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Lib journalist among 4 charged in BLM firebombing attacks on police vehicles

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Four suspects in Arkansas have been formally charged with firebombing police cars during Black Lives Matter protests during the summer. One of those four is Renea Baek Goddard, 22, a far-left journalist who has some very interesting pictures online and an even scarier penchant for vandalism and violence.

Federal authorities are alleging that Goddard was aligned with a BLM group that tossed Molotov cocktails toward Little Rock Police Department vehicles on Aug. 25 as a large crowd demonstrated outside the department’s 12 Street Substation.

The criminal complaint accuses Goddard and her compatriots of orchestrating the targeted attack. Federal search warrants were used to confirm that their mobile phones were in the location of the police station during the time of the attack.

Federal investigators concluded that they “conspired together, aided and abetted one another” and used encrypted applications to communicate with each other “in an attempt to thwart law enforcement detection of the group[‘s] criminal activities.”

The arrests came after a months-long investigation by the federal Bureau of Alcohol, Tobacco, Firearms, and Explosives. A Dec.17 news release from the U.S. Attorney’s Office for the Eastern District of Arkansas is being cited.

“Today’s arrests send a message that violence targeted toward law enforcement will not be tolerated,” U.S. Attorney Cody Hiland stated in the release. “Breaking into a police compound and firebombing a police vehicle with a homemade explosive device is clearly not a peaceful protest.”

Goddard was previously taken into custody and charged with obstructing government operations in violation of a local curfew during a BLM protest on June 2, with a court appearance scheduled for Jan. 22 in that case.

She worked for KUAR Public Radio in Little Rock and for the LGBTQ news outlet Autostraddle. She also interned for Arkansas Public Media after attending the University of Arkansas at Little Rock.

Photos of Goddard include an image of her in a nun-like outfit with a see-through top and slit-open leather skirt.

“As more and more white supremacists try to rebrand themselves, journalists have a responsibility to be vigilant,” Goddard wrote in 2019 on the news site Truthout. “There needs to be an end to this farce that neutrality necessitates taking a centrist position.”

The others arrested are also affiliated with far-left radical activism.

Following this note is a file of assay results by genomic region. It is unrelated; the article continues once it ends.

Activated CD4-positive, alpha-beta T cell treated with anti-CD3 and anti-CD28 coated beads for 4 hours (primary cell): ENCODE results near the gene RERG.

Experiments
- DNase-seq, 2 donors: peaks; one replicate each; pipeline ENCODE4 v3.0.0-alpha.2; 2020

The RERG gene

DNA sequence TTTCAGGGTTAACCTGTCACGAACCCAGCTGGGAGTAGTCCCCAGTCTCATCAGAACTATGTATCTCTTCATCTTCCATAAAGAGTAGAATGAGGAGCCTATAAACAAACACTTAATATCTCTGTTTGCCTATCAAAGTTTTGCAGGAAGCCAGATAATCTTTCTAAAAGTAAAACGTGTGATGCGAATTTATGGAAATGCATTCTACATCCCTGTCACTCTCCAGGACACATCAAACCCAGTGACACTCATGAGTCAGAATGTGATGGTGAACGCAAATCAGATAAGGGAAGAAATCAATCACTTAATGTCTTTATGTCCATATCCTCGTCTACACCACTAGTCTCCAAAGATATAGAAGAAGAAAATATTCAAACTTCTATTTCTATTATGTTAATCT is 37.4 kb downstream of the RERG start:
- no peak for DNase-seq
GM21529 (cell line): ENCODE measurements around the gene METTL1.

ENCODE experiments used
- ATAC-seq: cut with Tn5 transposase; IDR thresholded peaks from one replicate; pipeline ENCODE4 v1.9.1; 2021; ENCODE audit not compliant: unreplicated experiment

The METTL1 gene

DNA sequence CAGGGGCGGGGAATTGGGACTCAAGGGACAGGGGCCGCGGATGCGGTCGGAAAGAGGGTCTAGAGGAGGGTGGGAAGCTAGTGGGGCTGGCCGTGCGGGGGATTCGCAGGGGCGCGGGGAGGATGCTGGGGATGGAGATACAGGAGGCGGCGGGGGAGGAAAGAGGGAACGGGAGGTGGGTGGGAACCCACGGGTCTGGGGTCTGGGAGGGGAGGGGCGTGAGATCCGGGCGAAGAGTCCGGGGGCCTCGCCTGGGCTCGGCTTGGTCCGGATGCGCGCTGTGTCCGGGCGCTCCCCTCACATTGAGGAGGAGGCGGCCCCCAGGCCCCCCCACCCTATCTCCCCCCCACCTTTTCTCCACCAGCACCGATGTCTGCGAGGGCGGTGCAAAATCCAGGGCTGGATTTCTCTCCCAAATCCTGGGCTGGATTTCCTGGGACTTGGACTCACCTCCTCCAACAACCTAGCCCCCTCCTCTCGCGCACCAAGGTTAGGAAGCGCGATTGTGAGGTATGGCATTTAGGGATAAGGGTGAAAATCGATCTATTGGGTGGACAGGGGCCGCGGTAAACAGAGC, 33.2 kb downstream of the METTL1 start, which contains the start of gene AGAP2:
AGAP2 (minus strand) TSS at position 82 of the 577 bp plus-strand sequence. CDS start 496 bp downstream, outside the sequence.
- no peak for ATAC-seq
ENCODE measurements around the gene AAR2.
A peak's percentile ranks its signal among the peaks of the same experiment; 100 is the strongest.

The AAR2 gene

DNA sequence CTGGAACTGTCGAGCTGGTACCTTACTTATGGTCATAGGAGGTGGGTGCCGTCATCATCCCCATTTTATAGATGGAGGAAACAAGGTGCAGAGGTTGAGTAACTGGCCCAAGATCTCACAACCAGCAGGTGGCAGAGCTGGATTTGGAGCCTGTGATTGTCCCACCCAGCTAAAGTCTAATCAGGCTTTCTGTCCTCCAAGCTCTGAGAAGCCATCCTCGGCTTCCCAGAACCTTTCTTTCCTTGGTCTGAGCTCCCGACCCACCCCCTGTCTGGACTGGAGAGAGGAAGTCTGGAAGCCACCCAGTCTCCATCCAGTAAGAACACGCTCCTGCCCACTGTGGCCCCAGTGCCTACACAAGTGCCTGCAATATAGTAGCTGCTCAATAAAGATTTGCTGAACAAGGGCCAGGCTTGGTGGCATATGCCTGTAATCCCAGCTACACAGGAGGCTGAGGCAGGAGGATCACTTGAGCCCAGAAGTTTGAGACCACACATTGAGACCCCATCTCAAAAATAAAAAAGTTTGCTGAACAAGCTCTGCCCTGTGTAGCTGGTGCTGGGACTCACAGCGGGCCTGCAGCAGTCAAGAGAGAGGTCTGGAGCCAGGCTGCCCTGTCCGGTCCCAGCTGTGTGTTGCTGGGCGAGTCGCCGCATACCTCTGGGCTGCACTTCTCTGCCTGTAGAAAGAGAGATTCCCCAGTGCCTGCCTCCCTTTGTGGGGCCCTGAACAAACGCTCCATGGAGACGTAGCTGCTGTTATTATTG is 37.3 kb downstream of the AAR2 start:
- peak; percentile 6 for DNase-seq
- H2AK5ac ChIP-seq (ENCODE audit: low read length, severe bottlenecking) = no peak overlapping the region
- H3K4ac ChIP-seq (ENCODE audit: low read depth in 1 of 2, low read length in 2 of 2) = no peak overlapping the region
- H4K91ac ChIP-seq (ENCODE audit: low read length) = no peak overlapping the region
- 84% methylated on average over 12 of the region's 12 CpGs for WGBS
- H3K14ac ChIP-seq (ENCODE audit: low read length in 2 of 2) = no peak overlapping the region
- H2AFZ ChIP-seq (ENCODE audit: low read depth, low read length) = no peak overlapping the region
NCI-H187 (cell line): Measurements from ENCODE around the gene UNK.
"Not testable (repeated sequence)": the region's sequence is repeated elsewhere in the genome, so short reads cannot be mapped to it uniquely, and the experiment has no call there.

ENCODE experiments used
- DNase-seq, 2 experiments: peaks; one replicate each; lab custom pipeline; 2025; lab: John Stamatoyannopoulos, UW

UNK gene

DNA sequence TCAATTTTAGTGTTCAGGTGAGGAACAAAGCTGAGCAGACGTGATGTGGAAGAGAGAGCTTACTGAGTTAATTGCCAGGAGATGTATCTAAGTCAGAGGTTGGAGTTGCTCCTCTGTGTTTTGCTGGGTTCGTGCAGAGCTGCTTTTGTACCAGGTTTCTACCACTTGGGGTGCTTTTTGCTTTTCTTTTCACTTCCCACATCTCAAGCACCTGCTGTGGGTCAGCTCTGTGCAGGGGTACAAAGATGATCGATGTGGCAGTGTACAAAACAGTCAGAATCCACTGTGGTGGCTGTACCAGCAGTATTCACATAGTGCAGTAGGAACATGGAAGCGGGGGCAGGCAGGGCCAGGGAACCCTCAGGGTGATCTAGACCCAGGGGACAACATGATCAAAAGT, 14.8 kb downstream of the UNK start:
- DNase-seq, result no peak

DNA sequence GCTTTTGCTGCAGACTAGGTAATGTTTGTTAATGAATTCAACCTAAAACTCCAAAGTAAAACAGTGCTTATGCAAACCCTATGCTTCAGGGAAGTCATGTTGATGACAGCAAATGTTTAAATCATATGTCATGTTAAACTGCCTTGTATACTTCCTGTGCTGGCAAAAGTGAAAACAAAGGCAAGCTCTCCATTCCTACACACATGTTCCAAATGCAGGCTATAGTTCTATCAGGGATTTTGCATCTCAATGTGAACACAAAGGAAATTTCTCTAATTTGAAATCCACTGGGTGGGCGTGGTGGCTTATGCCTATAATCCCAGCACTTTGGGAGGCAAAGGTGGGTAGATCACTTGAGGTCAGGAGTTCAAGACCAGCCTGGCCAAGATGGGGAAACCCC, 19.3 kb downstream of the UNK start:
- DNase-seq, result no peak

Brittany Dawn Jeffrey, 31, is accused of allowing activists to use her home for assembling incendiary devices. She live-streamed her arrest on Facebook on Dec. 17. The video initially showed her refusing to get out of her car when police approached her according to the Post-Millennial.

She has been arrested a number of times, including one on July 12 for criminal trespassing as BLM activists demonstrated at a Conway, Arkansas business after a former employee there was accused of racism. She is expected to face trial on Jan. 14 in connection with that case. Calling herself “your local blactivist,” Jeffrey has led a series of Black Lives Matter-inspired protests after the death of George Floyd, including rallies that shut down businesses.

The others taken into custody were identified as Aline Espinosa-Villegas, 24, and Emily Nowlin, 27.

Espinosa-Villegas is described as “a transsexual Chilean national … who uses ‘xe’ pronouns and goes by the pseudonym, ‘Loba de Valparaiso’” The word “loba” translates to “she-wolf,” or b**ch. Espinosa-Villegas is being held in the Pulaski County Detention Center without bail in connection with federal charges.

Nowlin, in addition to the firebombing of the police vehicles, also faces charges of misdemeanor disorderly conduct for joining others in blocking traffic during a June 2 protest.

The four suspects have been charged with malicious destruction of property belonging to an entity receiving federal funding, conspiracy to commit those acts, and possession of a destructive device.

All four defendants made their first court appearance on Dec. 17 in Little Rock.

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